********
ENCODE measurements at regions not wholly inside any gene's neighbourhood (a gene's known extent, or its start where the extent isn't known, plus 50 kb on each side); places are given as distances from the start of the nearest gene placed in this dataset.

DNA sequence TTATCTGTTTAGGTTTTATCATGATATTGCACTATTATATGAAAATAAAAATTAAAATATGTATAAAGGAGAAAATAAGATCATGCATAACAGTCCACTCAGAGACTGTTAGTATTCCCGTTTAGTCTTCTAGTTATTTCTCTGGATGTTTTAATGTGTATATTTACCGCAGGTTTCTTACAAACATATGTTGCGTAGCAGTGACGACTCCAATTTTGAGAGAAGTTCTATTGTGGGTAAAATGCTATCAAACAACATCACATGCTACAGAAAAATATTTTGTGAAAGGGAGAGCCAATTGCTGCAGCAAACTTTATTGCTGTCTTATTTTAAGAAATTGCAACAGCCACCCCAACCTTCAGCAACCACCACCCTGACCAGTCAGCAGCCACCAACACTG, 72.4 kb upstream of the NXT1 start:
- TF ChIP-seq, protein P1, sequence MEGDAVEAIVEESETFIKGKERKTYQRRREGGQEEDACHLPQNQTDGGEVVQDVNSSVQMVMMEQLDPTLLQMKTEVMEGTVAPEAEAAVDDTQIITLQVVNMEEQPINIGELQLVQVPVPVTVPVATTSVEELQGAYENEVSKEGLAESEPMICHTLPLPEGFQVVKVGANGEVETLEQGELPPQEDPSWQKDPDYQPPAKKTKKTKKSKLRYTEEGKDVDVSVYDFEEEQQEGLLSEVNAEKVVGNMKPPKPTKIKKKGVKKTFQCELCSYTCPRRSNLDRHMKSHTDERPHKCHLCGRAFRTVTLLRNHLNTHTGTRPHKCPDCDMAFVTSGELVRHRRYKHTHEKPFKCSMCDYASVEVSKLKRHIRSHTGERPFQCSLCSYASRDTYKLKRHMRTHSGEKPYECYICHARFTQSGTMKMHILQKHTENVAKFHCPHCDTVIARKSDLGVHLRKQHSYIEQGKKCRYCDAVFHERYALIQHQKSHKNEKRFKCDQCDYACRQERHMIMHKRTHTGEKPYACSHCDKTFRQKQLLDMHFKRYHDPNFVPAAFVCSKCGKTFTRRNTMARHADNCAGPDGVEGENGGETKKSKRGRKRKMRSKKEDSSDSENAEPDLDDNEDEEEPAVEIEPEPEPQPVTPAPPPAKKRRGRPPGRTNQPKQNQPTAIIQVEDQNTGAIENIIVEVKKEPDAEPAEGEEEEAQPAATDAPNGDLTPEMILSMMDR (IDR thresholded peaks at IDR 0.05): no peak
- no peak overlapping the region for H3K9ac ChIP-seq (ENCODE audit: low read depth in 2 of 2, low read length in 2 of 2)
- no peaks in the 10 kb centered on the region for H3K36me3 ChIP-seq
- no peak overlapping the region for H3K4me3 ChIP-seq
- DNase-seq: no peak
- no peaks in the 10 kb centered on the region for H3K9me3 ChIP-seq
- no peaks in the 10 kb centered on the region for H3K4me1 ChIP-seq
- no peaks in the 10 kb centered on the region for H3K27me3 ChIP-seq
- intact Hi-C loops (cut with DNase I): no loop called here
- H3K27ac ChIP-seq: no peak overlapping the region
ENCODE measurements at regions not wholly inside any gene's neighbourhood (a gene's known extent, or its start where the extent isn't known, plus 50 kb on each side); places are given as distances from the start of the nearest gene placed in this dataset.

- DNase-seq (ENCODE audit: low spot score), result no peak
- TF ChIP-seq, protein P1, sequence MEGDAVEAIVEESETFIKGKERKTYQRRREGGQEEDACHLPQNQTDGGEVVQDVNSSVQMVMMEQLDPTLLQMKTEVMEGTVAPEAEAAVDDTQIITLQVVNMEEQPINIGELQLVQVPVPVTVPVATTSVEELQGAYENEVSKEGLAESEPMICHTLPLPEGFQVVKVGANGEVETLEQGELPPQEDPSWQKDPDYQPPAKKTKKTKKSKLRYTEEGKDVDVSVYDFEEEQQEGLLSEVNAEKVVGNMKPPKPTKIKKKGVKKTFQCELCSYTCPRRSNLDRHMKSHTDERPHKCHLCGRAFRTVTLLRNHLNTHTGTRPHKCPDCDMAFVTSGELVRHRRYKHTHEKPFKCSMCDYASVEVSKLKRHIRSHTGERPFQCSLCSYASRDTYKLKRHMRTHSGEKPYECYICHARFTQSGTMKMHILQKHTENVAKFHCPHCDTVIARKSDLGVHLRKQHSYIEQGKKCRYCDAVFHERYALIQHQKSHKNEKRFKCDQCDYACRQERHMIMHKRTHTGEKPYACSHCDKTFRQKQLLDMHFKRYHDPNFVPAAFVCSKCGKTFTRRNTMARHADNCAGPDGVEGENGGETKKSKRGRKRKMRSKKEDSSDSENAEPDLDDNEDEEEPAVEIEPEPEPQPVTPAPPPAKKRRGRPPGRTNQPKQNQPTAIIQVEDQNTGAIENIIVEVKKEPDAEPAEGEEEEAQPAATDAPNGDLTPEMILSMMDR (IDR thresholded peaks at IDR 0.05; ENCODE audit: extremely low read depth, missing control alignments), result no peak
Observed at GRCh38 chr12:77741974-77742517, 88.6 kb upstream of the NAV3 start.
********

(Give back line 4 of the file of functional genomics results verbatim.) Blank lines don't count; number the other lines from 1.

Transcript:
- no peak overlapping the region for H3K9ac ChIP-seq (ENCODE audit: low read depth in 2 of 2, low read length in 2 of 2)